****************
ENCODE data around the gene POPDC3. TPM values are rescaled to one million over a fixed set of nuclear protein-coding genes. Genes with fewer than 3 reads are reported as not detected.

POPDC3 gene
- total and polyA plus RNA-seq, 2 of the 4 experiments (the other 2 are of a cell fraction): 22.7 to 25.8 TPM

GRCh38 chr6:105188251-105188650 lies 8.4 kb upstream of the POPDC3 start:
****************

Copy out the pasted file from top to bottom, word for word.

ENCODE data around the gene POPDC3. TPM values are rescaled to one million over a fixed set of nuclear protein-coding genes. Genes with fewer than 3 reads are reported as not detected.

POPDC3 gene
- total and polyA plus RNA-seq, 2 of the 4 experiments (the other 2 are of a cell fraction): 22.7 to 25.8 TPM

GRCh38 chr6:105188251-105188650 lies 8.4 kb upstream of the POPDC3 start: